Jason Bateman made it official with a tweet earlier today. Thanks to confirmation of another season of Ozark on the way, we’re going to get to see how much longer evil genius financial planner Marty Byrde can keep his drug cartel overlords happy along with holding everything else together in the backwoods of Missouri.

Re-upping the show, which co-stars Bateman and Laura Linney, for a third season will bring us 10 new episodes most likely sometime next year. Also returning: Chris Mundy as showrunner. 

Critics were somewhat mixed in their reviews of season two, which had more of a slow-burn quality than did the inaugural season. The Hollywood Reporter’s chief TV critic called the second go-round “gloomy, monotonous and poorly focused,” though the season currently boasts a score of 70 percent on Rotten Tomatoes, up a little bit from season one.

From THR: “The drama revolves around financial planner Marty Byrde (Bateman) and his wife, Wendy (Linney), and their family’s sudden relocation from the suburbs of Chicago to a summer resort community in the Missouri Ozarks as they navigate life within a dangerous drug cartel. Mundy serves as showrunner on the series; Bateman exec produces and directed multiple episodes. Bill Dubuque and Mark Williams created the series and exec produce the drama from Media Rights Capital and Bateman’s Netflix-based Aggregate Films.”

Another TV critic has argued that Ozark’s haul of Emmy noms — deserving as they are for a compelling, binge-able series — points to a hole in Netflix’s streaming armor: That the service is relying too heavily on volume, on a wide selection of titles like Ozark that get people buzzing and talking about them, but has little to show for it in the way of awards.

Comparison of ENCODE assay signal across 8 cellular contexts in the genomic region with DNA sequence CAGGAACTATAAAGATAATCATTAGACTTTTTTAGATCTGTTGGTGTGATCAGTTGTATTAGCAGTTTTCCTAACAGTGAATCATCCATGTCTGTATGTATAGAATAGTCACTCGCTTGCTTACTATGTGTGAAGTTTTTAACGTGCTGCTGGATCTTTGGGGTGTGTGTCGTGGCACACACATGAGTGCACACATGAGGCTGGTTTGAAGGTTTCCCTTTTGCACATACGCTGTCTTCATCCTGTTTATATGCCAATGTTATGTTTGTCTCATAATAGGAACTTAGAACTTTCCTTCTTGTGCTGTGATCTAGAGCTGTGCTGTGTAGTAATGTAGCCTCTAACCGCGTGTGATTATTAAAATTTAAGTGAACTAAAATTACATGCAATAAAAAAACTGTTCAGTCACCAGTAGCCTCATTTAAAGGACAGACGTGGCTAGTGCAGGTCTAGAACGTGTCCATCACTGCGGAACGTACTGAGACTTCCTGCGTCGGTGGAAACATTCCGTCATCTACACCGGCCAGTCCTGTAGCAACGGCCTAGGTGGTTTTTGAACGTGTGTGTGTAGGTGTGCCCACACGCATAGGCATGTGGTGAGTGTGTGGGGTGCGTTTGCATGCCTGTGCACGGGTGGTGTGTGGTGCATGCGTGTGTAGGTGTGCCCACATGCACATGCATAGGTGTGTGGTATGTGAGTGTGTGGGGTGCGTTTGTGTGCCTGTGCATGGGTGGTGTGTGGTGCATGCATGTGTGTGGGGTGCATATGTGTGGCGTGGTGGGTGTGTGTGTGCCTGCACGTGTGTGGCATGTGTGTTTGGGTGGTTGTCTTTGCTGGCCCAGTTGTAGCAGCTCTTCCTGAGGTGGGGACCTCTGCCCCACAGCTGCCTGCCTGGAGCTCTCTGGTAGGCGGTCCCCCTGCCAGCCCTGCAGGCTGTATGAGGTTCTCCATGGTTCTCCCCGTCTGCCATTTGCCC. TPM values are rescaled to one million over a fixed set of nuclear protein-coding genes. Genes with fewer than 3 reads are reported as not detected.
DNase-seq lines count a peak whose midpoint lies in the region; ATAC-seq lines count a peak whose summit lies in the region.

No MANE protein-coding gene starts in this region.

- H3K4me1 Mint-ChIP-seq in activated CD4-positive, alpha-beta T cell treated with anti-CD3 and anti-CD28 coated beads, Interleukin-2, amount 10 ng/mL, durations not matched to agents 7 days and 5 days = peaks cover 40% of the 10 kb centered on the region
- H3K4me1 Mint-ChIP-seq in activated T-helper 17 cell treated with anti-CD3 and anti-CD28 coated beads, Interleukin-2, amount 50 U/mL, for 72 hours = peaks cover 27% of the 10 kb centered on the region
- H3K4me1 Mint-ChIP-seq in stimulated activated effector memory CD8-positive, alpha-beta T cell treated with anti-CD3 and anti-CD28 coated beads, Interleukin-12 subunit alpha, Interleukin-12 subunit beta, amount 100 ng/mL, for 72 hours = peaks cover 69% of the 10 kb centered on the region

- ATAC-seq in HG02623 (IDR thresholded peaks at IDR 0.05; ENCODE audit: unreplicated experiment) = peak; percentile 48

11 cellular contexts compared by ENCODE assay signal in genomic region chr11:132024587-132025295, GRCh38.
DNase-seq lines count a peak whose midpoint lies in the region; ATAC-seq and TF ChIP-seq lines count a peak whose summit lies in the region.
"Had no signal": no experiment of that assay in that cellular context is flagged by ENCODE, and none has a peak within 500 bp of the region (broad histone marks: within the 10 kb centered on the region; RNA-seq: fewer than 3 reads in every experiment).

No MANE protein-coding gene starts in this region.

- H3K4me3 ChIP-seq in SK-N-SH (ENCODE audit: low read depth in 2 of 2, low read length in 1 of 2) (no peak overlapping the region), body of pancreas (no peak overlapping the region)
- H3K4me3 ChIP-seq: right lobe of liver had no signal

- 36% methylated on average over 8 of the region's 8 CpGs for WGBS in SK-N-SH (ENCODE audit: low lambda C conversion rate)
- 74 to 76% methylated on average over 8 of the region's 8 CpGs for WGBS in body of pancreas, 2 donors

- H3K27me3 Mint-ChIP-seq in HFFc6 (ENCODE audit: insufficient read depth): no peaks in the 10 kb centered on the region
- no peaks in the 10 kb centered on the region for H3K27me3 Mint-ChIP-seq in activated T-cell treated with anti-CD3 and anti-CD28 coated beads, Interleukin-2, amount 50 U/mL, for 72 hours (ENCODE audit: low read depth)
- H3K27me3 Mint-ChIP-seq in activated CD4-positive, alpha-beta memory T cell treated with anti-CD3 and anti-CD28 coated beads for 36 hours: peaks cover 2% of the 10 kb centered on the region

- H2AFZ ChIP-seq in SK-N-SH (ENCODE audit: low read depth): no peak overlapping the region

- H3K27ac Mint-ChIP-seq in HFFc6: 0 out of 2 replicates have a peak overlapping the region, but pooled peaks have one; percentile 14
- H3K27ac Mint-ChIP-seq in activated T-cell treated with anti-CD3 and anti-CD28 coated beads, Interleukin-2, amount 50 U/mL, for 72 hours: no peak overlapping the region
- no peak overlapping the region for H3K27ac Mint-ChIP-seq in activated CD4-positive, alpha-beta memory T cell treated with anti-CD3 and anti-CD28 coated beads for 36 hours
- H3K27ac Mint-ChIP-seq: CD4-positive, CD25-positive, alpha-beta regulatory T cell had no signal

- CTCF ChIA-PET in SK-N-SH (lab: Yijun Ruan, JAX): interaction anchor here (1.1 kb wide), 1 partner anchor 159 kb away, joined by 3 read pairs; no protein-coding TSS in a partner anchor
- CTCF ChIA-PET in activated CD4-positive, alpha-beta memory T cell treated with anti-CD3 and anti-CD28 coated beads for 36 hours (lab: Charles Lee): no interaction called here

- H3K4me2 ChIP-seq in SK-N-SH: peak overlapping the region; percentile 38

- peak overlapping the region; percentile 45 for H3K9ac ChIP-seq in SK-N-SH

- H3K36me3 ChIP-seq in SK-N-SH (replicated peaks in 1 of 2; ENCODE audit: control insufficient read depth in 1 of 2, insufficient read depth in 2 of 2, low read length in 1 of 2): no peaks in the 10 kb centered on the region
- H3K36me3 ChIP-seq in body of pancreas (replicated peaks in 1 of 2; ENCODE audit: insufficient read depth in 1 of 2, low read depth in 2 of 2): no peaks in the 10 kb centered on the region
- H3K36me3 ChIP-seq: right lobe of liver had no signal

What Netflix really needs is a threat post-nominations, Ben Travers writes for IndieWire. Where, he wonders, is the next tentpole, the next House of Cards that racks and stacks a pile of awards? He points ruefully to these titles —

  • The Crown — Netflix’s uber-prestigious period drama snagged 13 nominations, good enough to tie for eighth highest among all shows. But that total is flat with what it earned in 2017 — when The Crown only won three trophies — and it trails Best Drama Series competitors Game of Thrones, Westworld, and The Handmaid’s Tale.
  • Stranger Things — Dropping from 19 nominations in 2017 to 12 in 2018, Stranger Things 2 looks to be less of a threat than its predecessor on Emmy night. And even the first season only won five trophies (none at the Primetime Emmys).
  • GLOW — Netflix bet heavy on the freshman series and scored 10 nominations. But Alison Brie didn’t get a Lead Actress nomination, and the writers were shut out, too. GLOW also trails its Best Comedy Series competitors Atlanta (16), The Marvelous Mrs. Maisel (14), and Barry (13).
  • Unbreakable Kimmy Schmidt – Once a comedy star, Unbreakable Kimmy Schmidt had to split its season in half just to qualify, and that effort only amounted to two nominations. It’s in the Best Comedy Series race, but it’s trailing every other series.”

Then again, all of that probably discounts what’s arguably the biggest prize of all, which is the matter of signing up and keeping as many paying subscribers as possible. Ozark has a solid fanbase, and so it’s back to the backwoods we go.

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